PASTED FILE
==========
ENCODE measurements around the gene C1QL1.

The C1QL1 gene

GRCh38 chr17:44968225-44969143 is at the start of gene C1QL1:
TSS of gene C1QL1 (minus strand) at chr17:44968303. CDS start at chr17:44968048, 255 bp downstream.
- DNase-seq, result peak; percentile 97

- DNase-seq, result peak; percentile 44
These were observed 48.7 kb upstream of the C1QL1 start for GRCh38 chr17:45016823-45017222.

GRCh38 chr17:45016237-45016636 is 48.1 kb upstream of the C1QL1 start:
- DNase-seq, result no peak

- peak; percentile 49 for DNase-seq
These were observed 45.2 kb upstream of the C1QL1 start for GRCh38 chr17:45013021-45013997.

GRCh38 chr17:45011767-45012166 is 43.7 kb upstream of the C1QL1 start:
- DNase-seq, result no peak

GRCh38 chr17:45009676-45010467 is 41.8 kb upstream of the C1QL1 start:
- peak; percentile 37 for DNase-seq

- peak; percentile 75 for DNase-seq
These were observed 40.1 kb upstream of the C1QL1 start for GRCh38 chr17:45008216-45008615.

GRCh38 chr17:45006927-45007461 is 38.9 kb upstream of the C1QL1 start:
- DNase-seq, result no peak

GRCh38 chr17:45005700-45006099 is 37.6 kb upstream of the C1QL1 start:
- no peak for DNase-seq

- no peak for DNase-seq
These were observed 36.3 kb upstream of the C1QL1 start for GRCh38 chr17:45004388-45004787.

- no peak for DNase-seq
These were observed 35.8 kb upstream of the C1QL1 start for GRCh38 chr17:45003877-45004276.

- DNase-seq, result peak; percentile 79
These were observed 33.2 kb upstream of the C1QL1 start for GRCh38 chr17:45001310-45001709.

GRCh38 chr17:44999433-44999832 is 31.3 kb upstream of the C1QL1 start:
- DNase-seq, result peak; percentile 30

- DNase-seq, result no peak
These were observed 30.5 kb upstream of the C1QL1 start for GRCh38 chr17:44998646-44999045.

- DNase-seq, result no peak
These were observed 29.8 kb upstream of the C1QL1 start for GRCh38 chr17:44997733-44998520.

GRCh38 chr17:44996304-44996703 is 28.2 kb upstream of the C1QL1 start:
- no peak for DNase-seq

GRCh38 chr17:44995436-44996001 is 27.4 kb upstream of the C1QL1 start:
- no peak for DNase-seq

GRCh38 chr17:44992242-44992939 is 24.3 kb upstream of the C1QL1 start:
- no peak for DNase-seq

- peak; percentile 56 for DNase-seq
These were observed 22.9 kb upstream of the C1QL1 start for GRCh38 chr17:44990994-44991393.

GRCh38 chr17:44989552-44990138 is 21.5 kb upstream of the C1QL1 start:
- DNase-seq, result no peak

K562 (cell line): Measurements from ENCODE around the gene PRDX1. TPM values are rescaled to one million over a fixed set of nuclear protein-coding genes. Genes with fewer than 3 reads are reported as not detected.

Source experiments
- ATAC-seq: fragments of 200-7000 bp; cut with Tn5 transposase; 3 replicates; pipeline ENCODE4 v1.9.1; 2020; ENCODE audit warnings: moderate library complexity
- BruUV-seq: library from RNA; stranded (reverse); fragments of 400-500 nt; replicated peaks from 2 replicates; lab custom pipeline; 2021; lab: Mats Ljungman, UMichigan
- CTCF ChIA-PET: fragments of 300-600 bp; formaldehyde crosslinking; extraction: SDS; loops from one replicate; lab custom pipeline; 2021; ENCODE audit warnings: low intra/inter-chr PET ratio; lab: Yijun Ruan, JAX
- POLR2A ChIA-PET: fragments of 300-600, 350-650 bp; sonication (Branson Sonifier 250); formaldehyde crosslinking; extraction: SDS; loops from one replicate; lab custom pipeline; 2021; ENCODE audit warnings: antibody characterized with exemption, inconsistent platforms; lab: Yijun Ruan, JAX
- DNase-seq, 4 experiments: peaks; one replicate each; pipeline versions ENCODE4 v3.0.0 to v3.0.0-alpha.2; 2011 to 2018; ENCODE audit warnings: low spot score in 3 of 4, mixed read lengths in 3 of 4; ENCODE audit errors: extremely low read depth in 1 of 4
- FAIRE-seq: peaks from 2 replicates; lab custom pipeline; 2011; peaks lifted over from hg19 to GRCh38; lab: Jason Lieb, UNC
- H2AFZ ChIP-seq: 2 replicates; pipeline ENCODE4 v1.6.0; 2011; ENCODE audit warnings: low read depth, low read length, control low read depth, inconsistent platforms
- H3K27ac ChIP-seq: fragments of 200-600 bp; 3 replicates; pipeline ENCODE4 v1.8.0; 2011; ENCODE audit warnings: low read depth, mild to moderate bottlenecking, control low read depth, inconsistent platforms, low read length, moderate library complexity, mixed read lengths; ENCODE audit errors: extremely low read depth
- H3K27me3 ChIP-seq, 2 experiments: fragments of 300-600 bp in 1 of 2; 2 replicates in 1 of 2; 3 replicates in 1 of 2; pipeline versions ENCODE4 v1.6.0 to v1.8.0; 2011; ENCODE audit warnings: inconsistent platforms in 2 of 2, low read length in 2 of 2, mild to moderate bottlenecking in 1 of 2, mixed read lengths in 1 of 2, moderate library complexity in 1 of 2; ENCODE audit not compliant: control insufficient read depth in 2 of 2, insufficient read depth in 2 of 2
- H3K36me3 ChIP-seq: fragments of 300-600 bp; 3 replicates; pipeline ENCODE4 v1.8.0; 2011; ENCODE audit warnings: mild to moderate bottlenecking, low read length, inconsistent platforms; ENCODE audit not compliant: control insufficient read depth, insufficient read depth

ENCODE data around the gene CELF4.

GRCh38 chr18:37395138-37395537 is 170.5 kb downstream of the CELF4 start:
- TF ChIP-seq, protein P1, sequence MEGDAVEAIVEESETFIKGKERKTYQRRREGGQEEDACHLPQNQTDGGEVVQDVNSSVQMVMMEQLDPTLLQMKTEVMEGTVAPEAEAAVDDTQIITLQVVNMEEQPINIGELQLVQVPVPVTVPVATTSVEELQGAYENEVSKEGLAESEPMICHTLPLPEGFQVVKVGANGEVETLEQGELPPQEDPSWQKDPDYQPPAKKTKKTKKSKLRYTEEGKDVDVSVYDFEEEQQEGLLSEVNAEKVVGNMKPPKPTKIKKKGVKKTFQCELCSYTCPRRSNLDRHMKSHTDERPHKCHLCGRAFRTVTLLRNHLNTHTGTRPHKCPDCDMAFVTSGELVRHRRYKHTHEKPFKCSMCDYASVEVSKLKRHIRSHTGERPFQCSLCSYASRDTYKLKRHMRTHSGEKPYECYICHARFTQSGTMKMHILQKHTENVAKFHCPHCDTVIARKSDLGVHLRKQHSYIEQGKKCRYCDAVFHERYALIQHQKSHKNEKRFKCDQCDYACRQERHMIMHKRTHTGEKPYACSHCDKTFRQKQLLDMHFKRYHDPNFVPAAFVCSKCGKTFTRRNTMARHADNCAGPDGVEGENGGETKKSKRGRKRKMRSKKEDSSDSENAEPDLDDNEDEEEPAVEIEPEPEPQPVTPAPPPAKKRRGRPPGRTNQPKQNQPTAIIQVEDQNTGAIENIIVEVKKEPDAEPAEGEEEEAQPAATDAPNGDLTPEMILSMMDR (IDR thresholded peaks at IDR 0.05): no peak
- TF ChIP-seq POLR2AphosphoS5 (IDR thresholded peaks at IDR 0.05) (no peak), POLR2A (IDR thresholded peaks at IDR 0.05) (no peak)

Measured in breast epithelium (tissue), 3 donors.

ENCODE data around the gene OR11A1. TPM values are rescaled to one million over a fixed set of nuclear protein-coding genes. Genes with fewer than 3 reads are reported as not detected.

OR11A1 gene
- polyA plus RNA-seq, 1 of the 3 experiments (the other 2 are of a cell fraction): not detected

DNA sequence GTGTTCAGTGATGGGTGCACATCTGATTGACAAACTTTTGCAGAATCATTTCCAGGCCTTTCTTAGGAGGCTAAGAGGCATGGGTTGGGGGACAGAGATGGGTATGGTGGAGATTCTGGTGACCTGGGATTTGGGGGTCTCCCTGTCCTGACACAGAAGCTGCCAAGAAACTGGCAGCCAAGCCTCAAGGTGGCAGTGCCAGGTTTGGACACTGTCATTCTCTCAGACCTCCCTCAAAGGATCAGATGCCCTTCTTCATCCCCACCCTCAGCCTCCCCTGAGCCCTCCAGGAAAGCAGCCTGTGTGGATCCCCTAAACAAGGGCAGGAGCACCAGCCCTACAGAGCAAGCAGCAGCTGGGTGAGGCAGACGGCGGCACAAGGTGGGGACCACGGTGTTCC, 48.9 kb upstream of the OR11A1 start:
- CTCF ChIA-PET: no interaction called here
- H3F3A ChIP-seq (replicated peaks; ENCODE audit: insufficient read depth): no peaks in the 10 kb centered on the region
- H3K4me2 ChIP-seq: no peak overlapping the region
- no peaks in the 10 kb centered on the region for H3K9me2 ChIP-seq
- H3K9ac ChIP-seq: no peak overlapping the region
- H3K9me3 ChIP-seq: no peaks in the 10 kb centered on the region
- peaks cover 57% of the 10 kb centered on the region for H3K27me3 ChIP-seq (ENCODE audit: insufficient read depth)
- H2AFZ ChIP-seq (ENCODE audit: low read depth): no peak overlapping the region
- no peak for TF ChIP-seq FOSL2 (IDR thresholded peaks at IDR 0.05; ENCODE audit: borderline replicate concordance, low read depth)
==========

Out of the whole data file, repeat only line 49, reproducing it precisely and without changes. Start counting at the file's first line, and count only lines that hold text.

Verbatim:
- POLR2A ChIA-PET: fragments of 300-600, 350-650 bp; sonication (Branson Sonifier 250); formaldehyde crosslinking; extraction: SDS; loops from one replicate; lab custom pipeline; 2021; ENCODE audit warnings: antibody characterized with exemption, inconsistent platforms; lab: Yijun Ruan, JAX